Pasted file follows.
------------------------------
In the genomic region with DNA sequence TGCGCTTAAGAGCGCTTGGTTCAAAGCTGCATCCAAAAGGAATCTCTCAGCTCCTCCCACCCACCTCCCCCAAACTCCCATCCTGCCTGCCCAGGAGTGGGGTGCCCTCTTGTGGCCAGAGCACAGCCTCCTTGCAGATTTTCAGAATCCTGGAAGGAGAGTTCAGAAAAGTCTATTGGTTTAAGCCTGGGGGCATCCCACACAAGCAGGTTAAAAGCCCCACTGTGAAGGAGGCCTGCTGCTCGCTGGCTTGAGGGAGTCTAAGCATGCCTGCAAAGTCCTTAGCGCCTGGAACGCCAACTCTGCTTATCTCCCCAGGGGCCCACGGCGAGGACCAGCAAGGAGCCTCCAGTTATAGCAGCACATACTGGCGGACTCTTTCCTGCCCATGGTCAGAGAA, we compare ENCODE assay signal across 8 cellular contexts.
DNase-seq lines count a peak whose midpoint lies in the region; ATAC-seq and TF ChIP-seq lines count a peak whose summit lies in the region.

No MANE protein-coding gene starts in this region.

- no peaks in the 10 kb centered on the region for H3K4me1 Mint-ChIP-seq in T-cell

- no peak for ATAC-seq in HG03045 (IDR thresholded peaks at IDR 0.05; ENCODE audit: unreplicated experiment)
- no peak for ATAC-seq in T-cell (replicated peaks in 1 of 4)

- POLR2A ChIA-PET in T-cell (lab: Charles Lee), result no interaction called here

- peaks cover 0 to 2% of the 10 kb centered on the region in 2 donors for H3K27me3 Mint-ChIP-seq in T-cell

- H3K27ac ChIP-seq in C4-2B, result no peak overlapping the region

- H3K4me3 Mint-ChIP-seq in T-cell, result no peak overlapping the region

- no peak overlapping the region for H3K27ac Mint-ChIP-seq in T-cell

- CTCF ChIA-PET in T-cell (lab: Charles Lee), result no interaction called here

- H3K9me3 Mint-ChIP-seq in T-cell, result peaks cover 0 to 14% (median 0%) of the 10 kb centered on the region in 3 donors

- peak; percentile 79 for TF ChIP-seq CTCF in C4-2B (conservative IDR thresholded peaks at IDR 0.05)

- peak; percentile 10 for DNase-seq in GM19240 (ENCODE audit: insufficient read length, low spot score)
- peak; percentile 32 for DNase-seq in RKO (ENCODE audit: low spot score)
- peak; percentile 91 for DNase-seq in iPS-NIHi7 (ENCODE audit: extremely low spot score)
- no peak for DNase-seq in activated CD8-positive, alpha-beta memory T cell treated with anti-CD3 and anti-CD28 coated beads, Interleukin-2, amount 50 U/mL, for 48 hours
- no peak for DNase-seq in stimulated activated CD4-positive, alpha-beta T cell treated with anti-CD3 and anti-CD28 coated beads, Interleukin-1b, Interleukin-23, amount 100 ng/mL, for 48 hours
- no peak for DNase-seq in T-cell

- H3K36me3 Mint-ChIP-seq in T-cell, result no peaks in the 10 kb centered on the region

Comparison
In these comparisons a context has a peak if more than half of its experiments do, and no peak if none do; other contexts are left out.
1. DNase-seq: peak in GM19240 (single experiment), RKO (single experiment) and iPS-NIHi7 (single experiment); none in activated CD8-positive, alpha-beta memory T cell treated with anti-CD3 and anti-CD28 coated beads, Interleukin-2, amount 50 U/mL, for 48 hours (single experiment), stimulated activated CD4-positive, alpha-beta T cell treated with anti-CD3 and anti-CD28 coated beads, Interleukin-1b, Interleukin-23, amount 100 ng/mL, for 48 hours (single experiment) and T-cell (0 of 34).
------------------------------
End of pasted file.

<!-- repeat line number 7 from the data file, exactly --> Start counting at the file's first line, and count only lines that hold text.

- POLR2A ChIA-PET in T-cell (lab: Charles Lee), result no interaction called here